The owners of Cafe Mustache
Logan Square’s Cafe Mustache is growing fast. The popular neighborhood coffee shop known for weekly concerts and vegan-friendly lunch options recently launched a Kickstarter to expand the cafe’s current space.
Owners Kerry Couch, Ralph Darski and James Stieglitz had talked about wanting to expand, so when a neighboring salon vacated their space, they decided to take over the lease and turned to Kickstarter to help fund the expansion.
The cafe hosts live music shows four days a week in a small space that has room for only a few tables. In the last few weeks, large music groups such as The Blue Ribbon Glee Club have played and highlighted the need for more room for both performers and customers. “They filled the whole space,” Couch said. She along with co-owners Ralph Darski and James Stieglitz opened the cafe in Logan Square a few years ago to provide a creative space for local artists.
A doorway will be built to connect the current cafe to the neighboring space, where there will be additional seating and a designated space for a series of music and arts events called “Cafe Mustache Presents.”
Darski, a musician himself, plans to produce shows and feature local music on his record label, Commune Records. Couch hopes to partner with galleries such as Peanut Gallery in Humboldt Park to curate an art series featuring local artwork and continue hosting events such as the pop-up Speakeasy nights.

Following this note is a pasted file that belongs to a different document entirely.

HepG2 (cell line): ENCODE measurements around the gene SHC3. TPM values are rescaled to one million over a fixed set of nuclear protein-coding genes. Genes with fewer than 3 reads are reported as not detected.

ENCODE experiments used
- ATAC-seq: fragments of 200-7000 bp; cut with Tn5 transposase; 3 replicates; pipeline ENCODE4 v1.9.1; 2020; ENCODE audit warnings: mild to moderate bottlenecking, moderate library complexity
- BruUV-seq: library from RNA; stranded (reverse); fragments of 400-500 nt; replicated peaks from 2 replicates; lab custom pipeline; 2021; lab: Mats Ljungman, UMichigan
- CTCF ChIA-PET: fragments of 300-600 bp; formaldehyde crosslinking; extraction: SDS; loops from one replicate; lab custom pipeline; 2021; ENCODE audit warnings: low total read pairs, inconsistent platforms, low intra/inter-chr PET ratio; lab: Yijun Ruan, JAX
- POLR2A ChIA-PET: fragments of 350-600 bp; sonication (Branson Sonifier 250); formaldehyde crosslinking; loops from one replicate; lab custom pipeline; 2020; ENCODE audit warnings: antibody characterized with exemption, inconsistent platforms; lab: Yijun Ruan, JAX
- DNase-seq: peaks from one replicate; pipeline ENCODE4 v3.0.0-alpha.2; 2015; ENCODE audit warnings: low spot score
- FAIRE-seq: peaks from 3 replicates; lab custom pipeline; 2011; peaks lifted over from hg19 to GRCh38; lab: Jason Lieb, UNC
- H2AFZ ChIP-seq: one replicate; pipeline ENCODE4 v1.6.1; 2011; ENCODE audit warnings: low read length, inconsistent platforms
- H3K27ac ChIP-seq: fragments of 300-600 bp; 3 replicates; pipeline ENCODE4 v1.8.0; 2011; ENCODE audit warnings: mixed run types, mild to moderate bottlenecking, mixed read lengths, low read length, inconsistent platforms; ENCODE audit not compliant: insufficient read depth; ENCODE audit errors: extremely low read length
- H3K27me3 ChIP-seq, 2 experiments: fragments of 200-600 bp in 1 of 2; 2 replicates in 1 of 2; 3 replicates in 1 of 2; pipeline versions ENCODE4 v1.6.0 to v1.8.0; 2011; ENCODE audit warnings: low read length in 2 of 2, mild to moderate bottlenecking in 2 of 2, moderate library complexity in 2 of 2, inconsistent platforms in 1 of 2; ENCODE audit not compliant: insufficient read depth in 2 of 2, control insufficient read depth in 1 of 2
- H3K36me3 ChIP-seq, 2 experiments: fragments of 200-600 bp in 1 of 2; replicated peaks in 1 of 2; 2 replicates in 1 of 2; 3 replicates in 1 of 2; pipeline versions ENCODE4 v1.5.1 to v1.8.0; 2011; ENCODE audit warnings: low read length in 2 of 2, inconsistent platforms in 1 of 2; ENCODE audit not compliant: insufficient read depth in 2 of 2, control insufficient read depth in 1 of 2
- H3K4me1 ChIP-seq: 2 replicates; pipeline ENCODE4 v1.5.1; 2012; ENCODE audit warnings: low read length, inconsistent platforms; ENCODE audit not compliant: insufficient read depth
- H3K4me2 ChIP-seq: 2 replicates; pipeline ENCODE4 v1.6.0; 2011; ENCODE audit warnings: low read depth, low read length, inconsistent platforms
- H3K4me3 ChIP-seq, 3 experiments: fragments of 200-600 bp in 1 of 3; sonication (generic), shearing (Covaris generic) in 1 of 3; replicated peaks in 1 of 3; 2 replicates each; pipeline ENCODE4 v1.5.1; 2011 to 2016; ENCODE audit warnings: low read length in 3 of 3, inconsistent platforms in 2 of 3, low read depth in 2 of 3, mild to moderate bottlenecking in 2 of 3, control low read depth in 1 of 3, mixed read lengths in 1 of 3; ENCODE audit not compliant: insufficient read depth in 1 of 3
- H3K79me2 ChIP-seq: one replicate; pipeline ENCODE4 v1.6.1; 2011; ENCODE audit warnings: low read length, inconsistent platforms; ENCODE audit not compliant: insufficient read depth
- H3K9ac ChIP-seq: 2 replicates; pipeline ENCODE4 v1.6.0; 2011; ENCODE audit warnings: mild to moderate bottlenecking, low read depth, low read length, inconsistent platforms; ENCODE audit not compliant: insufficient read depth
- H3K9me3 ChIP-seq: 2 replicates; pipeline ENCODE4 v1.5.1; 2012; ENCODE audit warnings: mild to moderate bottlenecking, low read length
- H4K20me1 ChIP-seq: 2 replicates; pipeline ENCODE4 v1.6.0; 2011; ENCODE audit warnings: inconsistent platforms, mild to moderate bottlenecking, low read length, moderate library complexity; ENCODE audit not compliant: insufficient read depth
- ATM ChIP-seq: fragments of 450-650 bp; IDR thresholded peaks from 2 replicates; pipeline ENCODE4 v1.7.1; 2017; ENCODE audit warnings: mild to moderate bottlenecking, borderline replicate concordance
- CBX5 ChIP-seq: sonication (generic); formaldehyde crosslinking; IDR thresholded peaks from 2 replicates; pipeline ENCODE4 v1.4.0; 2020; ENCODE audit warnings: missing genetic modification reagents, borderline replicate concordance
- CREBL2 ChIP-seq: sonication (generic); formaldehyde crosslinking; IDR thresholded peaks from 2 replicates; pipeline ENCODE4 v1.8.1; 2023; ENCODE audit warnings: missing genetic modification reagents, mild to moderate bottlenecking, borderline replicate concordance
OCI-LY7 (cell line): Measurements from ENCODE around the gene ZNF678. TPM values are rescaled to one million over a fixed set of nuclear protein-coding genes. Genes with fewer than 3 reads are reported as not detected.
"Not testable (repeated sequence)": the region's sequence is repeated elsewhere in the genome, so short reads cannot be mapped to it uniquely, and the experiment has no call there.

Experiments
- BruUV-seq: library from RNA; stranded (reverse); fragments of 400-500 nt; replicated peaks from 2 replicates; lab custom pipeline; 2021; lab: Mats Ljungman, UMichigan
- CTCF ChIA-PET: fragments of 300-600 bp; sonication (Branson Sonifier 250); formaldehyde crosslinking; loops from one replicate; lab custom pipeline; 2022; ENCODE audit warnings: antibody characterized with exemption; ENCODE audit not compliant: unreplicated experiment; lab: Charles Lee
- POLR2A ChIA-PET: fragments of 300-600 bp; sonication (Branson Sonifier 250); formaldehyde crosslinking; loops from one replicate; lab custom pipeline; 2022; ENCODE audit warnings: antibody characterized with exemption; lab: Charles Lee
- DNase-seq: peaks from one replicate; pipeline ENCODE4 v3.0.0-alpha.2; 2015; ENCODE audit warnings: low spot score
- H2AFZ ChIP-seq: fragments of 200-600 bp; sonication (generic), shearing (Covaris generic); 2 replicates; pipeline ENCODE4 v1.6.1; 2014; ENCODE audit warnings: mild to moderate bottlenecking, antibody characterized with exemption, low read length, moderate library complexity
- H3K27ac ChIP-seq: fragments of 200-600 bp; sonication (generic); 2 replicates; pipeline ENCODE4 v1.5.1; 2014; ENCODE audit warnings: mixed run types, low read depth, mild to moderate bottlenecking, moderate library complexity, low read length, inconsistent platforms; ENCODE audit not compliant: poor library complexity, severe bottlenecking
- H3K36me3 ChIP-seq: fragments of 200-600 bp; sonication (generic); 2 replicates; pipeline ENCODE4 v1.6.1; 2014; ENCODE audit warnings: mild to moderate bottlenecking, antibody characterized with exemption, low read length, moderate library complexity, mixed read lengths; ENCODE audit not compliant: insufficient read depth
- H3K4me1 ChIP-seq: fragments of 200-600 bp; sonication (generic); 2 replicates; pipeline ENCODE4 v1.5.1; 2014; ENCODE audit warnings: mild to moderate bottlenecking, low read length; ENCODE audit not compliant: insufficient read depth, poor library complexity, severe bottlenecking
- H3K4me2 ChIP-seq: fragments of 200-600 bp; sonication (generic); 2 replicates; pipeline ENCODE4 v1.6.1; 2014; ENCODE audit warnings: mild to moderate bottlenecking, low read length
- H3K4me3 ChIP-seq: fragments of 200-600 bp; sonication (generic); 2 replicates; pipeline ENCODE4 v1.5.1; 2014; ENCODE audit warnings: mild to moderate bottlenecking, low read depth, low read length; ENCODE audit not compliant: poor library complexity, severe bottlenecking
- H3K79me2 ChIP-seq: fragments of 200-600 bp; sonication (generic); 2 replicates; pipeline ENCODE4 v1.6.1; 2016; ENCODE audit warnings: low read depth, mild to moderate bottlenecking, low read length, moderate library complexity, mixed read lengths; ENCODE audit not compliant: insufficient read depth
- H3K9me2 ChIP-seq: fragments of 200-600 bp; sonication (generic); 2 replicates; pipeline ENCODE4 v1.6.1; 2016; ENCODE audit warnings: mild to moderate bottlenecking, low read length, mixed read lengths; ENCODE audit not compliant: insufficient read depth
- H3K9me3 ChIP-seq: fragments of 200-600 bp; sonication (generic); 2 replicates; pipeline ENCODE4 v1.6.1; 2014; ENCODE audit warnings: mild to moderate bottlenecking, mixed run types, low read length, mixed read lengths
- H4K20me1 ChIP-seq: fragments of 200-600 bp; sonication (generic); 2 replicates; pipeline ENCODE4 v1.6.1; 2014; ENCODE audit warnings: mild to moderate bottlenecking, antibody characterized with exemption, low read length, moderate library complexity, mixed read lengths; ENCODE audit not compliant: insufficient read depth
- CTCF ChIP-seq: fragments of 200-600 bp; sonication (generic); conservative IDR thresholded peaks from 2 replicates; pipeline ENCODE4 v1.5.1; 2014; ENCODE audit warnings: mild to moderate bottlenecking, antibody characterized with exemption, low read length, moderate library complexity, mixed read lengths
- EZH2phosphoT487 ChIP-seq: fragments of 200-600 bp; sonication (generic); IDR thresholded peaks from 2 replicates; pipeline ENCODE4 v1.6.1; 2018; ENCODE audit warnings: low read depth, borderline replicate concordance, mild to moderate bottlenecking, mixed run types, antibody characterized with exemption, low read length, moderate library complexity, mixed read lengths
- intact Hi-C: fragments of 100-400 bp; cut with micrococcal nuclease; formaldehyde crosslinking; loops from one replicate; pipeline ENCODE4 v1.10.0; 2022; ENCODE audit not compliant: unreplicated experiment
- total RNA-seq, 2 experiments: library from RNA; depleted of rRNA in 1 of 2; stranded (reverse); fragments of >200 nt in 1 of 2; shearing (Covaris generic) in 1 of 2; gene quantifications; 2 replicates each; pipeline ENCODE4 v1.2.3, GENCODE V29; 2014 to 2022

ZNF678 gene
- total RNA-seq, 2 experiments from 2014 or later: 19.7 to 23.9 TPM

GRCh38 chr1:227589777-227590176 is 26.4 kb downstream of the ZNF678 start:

The cafe’s Kickstarter campaign goal aims to raise $20,000 by June 28, which will cover cost of construction, permitting, inspections and other building fees.
"There will probably never be another Cafe Mustache,” Couch said further expansion, “but we’re interested in engaging other areas of the community."
Couch has seen an outpouring of support from the community with the current campaign and hopes it will help other aspiring small business owners set up shop in the neighborhood.
“Crowd-funding is really helpful for people who don’t have a ton of capital but have a lot of inspiration and are into hard work," Couch said. It made a lot of sense for us.”
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